While our understanding of cybersecurity is growing, it’s still far too limited. This year’s Cyber Governance Health Check Report revealed that only 33% of UK boards have clearly set and understood their appetite for cyber risk, both for existing business and for new digital innovations they have absorbed or introduced. Although this is up from 18% last year1, it may be nowhere near enough, since our vulnerability to cyber-attack is an urgent and growing threat. 

Businesses don’t have to be technology companies to mitigate the threats. They need simple, ubiquitous tech with end-to-end encryption, managed by experts in an uncertain and ever changing landscape of new opportunities and threats.

Innovation must be nimble and quick to market 

2016 has been about maintaining stability amid uncertainty. “Innovations” in secure payment, document transfer and delivery that have gone to market have echoed technology of pre-existing solutions, and the most revolutionary has been Microsoft’s 3D scan facial verification technology that we’ve seen in services like Selfie Pay. In 2017, security solutions must move beyond building upon pre-existing solutions. Research and development, and governmental investment in particular will be instrumental in safeguarding businesses against security threats and product shrinkage, as well as revolutionising process efficiency.

The counterfeit trade weakens global economies 

Counterfeiting was a direct cause of India’s cash crisis. On the surface the cash crisis seems a sudden threat, the reason for the withdrawal of the bank notes was driven by a rapid response to reform. Prior to the ban on old 500 and 2,000 Rupee notes, individuals were passing off fake bank notes for payment recreated with easy to acquire materials such as ink and synthetic paper. The reform momentum in India is building, and while the demonetization move may appear to be a threat, it signifies a positive move towards economic stimulus, minimising the circulation of bogus bank notes.

Counterfeit goods are a significant issue globally, and between November 2015 and February 2016, Interpol had gathered the largest ever haul of counterfeit food and drink ever seized. In the UK alone during that period, authorities recovered nearly 10,000 litres of fake or adulterated alcohol including wine, whisky and vodka.2 Some see these as victimless crimes, but the cost is spread to every individual, both financially through tax and physically, as products passed off as the real deal can contain harmful ingredients that can cause illness and even death.

In monetary terms, £600m in wine and spirits duty is lost through alcohol fraud annually. This is enough money to build a hospital the size of Birmingham’s Queen Elizabeth Hospital every single year[1]. Fake cigarettes cost the UK economy £2billion a year3. If anti-counterfeiting solutions were implemented, these considerable sums would relieve strain on our public services and leave us all better off.

In 2017, the EU and UK governmental agenda will focus on crackdowns on counterfeit and corporate corruption. This will be a key driving force behind technological investment in 2017.

Mobile: the catalyst to innovation 

Mobile has seen significant growth in 2016, and more and more consumers trust their devices enough to use them to pay for goods or services at the point of sale. APAC leads the way in mobile payments, with 53% of connected consumers using their mobiles to make payments, in comparison to 33% in North America and 35% in Europe.4 When I think back to one my first mobile phones, Nokia’s 3210, which sold over 160 million units over its lifespan, it’s incredible to see the technological trajectory that mobile has taken.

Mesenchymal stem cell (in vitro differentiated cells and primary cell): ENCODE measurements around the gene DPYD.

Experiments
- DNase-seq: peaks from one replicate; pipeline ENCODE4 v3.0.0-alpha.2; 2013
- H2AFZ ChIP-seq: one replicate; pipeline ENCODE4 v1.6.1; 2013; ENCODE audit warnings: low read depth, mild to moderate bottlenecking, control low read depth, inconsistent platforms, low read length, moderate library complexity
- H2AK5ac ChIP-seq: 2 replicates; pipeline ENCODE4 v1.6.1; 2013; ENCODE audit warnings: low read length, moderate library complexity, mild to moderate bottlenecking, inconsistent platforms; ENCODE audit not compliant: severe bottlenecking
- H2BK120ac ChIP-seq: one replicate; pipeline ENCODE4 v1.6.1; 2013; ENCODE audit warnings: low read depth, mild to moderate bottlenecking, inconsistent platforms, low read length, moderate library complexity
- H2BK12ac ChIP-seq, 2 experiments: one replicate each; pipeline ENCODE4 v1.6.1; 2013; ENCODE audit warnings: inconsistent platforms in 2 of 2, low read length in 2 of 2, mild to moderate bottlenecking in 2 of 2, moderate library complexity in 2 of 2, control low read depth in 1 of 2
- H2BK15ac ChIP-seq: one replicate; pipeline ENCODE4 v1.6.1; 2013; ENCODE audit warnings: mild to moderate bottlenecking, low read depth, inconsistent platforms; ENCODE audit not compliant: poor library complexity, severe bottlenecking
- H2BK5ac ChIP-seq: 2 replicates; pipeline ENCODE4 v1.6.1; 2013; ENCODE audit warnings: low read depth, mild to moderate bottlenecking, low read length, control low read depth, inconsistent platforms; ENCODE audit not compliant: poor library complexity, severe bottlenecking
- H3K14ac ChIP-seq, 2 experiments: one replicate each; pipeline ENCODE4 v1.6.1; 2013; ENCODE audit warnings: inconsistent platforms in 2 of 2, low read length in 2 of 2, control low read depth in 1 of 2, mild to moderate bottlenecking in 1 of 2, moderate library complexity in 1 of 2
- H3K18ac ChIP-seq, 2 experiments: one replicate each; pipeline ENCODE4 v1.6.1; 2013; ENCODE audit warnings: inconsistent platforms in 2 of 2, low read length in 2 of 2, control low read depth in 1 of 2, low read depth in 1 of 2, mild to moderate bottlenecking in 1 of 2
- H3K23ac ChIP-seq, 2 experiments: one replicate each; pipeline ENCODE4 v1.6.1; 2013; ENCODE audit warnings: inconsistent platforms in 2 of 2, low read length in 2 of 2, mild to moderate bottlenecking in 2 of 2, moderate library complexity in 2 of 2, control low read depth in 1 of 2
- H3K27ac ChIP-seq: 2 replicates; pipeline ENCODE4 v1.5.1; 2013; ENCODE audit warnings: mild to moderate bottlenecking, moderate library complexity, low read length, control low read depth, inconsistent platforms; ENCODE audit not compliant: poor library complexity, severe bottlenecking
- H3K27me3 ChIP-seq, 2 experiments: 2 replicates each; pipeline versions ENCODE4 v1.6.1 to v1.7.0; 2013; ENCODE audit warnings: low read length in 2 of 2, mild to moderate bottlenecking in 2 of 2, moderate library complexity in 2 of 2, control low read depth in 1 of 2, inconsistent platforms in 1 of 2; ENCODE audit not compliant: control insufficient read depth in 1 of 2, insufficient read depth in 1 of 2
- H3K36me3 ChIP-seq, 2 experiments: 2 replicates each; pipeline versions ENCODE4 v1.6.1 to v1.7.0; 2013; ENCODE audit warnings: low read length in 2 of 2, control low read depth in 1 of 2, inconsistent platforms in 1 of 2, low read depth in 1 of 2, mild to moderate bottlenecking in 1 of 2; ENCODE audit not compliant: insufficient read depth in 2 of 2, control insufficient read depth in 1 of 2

We’ve seen mobile technology grow in ways we never could have imagined, and technological convergence has been the main proponent in this evolution. It’s amazing to think that one of the world’s first computers, the Manchester Mark 1 built in 1948 was the size of a room and performed what we would now consider to be basic mathematical calculations. Today computers are the size of your palm and we use them as our personal assistant, accountant, post office and shop front with no need to bring additional tools along with you. In 2017, tech companies will hone mobile solutions that will encourage better security and more consumer trust.

IT security must not be kept in silos 

In 2016, IT security has been treated differently depending on the user. Separate security strategies exist for mobile devices, the public sector, the b2b and b2c markets, the public and the private sector. As the way we work with electronics in our work and home lives converges, it is becoming more clear that the principles of cybersecurity should be the same for everyone. Simply put, this should be to ensure that data and transactions sent are genuine and uncorrupted, and that data and money goes directly to the intended recipient without interception.

The need to move towards a ubiquitous way of treating data becomes clearer as business and consumer IT overlaps more and more. Separate approaches to security threatens quick action against universal threats that loom over electronic payments, confidential patient records and even proof of entitlement to travel, work or claim benefits alike.

As we go into 2017, the takeaway lesson is that change is inevitable and necessary, presenting opportunities to become smarter, better and more effective. Technology must not stagnate. Old solutions will not be effective against new problems, and those who champion technology for good must be as reactive, nimble and hungry to drive forward as those malicious few who exploit the holes for financial gain, notoriety or simply to cause chaos.







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